Mark 12:39 And the chief seats in the synagogues, and the uppermost rooms at feasts:

KJV Verse: 

Mar 12:39 And the chief seats in the synagogues, and the uppermost rooms at feasts:

Greek Verse: 

Literal Alternative: 

And the front seats in gatherings and the best chairs at meals.

Hidden Meaning: 

The first word use for "seat" has the same broad meaning that "seat" has in English.  It refers to the furniture, our posteriors, the act of sitting, and the idea of sitting idle, doing nothing. The second word similarly generally describes the idea of reclining at meals. It refers to the furniture, a hut for reclining, and  the act of joining others in eating. Both refer to social activities rather than work.

On a symbolic level, like clothing mentioned in the previous verse, Christ uses these ideas to represent social position. In Christ's system breaking our lives in this world into three aspects, physical, mental, and emotional/relationship, social position is the flaw of concerning ourselves with what people in general think of us rather than on our personal relationships.

Wordplay: 

Christ invents a couple of new words here to create an alliteration here contrasting two ideas  that refer both to position of honor but also subtly refer to doing nothing. He starts each phrase in this verse with similar sounding words. The two words translated as "chief seats" and "uppermost rooms" both start with "protok-". Both also refer to different types of furniture, one for sitting in and one for reclining. And both also refer to doing nothing.

Vocabulary: 

καὶ (conj/adv) "And" is kai, which is the conjunction joining phrases and clauses, "and," or "but." After words implying sameness, "as" (the same opinion as you). Used in series, joins positive with negative "Not only...but also." Also used to give emphasis, "even", "also," and "just." -- The Greek word translated as "and" is used as the conjunction "and", but it also is used to add emphasis ("also") and, in a series, is best translated as "not only...but also." 

πρωτοκαθεδρίας "Chief seats" is from prôtokathedria (protokathedria), which literally means "first seat." It is a word only used in the New Testament.  "First" is from prôtos (protos). In place, this means "the foremost." Of time, it means "the initial." In order, it means "the first." In math, it means the prime numbers. Of rank or degree, it means "the highest" or "the best."  "Seats" is from kathedra, which means a "seat" to sit on, the "posterior," the "sitting posture", "sitting idle", "inaction," the "chair of a teacher," and "a throne."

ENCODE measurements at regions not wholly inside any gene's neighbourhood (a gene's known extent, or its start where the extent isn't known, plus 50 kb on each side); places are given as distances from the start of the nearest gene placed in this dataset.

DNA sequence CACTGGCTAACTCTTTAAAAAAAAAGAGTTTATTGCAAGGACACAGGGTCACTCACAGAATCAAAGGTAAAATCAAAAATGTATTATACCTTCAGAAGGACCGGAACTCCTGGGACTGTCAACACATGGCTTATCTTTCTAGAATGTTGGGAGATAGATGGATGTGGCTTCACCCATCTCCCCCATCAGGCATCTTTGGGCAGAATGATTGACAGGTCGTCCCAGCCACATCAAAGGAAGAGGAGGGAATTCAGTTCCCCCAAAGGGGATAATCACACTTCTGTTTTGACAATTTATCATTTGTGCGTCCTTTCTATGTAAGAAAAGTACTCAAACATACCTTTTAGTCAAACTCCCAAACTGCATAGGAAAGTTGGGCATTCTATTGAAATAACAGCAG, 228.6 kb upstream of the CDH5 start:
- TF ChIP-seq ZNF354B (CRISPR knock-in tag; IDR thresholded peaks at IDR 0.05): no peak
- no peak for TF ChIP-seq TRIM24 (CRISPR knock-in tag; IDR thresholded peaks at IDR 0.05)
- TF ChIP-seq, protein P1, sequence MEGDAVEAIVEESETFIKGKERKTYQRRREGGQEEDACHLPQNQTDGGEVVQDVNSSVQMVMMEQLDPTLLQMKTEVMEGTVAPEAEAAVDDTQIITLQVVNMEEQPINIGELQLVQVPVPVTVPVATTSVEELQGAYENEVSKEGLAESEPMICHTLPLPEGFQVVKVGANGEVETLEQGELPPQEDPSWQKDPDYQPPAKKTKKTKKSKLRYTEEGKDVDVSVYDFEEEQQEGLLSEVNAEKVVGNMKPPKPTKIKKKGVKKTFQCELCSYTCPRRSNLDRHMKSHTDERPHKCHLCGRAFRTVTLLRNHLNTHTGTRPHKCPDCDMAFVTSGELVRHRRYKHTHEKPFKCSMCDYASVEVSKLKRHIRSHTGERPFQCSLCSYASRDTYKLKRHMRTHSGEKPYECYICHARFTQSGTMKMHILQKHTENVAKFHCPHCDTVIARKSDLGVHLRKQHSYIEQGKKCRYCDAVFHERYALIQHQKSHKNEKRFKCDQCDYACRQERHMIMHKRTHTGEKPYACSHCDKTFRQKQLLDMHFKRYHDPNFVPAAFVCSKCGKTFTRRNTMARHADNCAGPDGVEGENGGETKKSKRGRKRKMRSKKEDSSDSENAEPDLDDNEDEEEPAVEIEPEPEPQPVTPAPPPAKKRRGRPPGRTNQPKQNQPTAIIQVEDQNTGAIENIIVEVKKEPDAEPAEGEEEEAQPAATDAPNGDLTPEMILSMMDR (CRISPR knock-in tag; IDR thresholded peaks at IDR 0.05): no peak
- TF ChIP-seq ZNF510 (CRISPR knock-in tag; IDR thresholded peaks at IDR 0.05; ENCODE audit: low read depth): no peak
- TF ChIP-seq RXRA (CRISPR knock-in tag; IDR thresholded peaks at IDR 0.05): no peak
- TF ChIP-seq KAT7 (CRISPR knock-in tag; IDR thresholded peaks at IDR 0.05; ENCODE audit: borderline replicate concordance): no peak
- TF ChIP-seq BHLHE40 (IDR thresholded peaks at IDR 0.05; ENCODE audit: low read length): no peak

ἐν (prep) "In" is en, which means "in", "on", "at", "by", "among", "within", "surrounded by", "in one's hands", "in one's power," and "with". -- The word translated as "in" also means "within", "with," or "among."

ταῖς συναγωγαῖς "Synagogue" is from sunagôgê (synagoge), which means a "bringing together", "assembly", "place of assembly", "contracting", "collection", "combination", "conclusion," and "demonstration." It comes from a Greek word Christ uses commonly, sunagô, to mean "gather" or "bring together."

καὶ (conj/adv) "And" is kai, which is the conjunction joining phrases and clauses, "and," or "but." After words implying sameness, "as" (the same opinion as you). Used in series, joins positive with negative "Not only...but also." Also used to give emphasis, "even", "also," and "just." -- The Greek word translated as "and" is used as the conjunction "and", but it also is used to add emphasis ("also") and, in a series, is best translated as "not only...but also." 

ἐν (prep) "In" is en, which means "in", "on", "at", "by", "among", "within", "surrounded by", "in one's hands", "in one's power," and "with". -- The word translated as "in" also means "within", "with," or "among."

πρωτοκλισίας "Uppermost rooms" is from prôtoklisia (protoklisia), which means "first seat at a table."  Again, this word occurs only in the New Testament.  It is from "proto" (see above) and klisia (klisia), which means "a place for lying down or reclining", "anything for lying or sitting upon," a "couch for reclining at a table", "nuptial bed," and  a "company" of people reclining at meals.

τοῖς δείπνοις "Feasts" is from deipnon (deipnon), which means "a meal", "noonday meal," and, generally, "food."

Related Verses: 

Mat 23:6 is the parallel verse in Matthew but it reverses the two phrases, putting "feasts" before "synagogues".

Luke 11:43 Woe unto you, Pharisees! for ye love the uppermost seats in the synagogues,